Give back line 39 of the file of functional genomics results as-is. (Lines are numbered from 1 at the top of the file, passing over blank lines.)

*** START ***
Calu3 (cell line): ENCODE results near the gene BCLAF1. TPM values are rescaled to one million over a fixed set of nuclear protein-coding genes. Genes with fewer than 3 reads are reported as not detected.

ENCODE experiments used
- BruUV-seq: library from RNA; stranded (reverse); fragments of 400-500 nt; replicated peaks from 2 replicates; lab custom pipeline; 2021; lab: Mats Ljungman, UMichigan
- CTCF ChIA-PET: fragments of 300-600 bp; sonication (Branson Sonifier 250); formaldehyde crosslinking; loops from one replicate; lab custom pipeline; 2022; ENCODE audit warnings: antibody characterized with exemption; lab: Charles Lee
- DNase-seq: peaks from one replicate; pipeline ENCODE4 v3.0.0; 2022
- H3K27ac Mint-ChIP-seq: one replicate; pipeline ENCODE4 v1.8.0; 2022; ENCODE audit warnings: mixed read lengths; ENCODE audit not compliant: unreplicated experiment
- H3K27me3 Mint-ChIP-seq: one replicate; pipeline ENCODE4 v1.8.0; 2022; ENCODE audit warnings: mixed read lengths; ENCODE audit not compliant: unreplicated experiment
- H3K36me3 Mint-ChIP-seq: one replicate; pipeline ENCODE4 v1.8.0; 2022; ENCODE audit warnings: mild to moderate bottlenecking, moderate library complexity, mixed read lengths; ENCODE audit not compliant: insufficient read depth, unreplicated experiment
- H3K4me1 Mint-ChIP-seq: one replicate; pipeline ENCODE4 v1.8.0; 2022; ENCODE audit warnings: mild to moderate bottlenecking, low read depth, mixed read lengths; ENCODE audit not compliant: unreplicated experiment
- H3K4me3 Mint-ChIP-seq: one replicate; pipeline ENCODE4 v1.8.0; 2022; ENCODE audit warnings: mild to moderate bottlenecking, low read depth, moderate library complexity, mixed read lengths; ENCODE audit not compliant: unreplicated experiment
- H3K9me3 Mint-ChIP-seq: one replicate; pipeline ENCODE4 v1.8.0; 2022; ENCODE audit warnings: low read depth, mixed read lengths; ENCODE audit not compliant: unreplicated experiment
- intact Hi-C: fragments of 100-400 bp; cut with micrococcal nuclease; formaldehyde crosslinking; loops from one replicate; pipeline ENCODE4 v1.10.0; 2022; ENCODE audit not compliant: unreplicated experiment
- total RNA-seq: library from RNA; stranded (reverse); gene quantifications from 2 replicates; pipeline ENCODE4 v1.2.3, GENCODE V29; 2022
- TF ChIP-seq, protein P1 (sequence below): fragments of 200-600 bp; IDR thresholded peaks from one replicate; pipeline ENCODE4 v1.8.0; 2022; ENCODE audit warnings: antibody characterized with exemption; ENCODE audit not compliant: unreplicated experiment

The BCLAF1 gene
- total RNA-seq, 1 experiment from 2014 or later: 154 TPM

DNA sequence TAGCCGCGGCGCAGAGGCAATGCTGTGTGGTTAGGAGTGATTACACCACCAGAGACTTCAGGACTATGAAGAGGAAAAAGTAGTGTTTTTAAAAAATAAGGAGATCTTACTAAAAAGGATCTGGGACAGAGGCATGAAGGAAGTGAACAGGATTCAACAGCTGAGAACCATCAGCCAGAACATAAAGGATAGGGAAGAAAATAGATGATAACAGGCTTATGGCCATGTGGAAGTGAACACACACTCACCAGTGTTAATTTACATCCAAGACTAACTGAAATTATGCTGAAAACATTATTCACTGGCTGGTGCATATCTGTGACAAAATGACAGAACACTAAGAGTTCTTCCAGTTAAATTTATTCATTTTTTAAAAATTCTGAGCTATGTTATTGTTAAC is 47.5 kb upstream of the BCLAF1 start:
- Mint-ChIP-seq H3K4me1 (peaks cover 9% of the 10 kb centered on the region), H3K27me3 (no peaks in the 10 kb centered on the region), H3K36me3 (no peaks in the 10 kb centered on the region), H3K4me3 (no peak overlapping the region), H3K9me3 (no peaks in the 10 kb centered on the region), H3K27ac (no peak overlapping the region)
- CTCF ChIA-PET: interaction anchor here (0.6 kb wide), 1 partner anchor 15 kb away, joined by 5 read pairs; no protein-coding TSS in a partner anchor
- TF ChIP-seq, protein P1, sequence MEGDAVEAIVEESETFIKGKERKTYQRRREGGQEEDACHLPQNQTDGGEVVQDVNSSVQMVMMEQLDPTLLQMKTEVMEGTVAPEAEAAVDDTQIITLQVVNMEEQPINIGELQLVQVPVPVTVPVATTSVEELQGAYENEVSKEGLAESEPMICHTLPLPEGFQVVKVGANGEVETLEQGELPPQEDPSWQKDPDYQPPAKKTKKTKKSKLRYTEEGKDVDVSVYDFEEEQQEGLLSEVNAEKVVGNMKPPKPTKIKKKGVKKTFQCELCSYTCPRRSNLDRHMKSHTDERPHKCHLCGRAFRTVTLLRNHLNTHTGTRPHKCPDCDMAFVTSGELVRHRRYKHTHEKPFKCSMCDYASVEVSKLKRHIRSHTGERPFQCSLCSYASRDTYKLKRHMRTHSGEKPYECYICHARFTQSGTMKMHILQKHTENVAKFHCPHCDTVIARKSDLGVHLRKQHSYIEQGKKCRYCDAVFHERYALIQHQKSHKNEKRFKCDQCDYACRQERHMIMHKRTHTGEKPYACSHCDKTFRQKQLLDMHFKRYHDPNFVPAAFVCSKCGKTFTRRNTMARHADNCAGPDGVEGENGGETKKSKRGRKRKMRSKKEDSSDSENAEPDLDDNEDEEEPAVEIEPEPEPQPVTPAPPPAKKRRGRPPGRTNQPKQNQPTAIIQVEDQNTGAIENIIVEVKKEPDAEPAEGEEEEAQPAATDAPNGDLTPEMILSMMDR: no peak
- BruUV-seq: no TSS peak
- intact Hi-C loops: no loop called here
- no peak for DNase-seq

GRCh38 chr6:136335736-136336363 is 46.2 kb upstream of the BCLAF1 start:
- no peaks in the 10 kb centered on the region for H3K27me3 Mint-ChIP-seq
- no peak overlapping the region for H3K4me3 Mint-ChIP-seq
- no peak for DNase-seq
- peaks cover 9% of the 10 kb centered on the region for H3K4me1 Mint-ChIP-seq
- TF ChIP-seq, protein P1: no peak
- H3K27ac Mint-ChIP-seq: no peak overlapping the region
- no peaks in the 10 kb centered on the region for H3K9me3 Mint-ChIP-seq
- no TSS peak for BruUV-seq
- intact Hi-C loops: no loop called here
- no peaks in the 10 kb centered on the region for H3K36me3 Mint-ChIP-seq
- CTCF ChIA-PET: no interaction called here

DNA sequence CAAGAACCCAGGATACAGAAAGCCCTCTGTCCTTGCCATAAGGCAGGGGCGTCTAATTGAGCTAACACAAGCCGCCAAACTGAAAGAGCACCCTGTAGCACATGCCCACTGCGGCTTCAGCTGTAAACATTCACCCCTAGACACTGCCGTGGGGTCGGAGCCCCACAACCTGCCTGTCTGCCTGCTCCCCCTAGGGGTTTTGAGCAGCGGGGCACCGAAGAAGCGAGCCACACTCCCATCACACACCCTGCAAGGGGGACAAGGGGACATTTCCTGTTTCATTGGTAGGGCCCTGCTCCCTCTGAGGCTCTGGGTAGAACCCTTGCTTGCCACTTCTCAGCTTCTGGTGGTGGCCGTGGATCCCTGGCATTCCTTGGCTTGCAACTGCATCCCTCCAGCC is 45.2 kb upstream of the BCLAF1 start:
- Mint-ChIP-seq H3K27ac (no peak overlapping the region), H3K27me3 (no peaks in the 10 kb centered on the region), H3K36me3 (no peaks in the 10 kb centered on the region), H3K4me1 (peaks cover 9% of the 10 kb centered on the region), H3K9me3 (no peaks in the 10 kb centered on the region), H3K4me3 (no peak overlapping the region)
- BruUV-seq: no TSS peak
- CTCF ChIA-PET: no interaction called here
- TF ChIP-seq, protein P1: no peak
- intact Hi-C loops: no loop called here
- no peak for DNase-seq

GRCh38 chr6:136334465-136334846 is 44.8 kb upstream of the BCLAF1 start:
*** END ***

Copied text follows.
- CTCF ChIA-PET: no interaction called here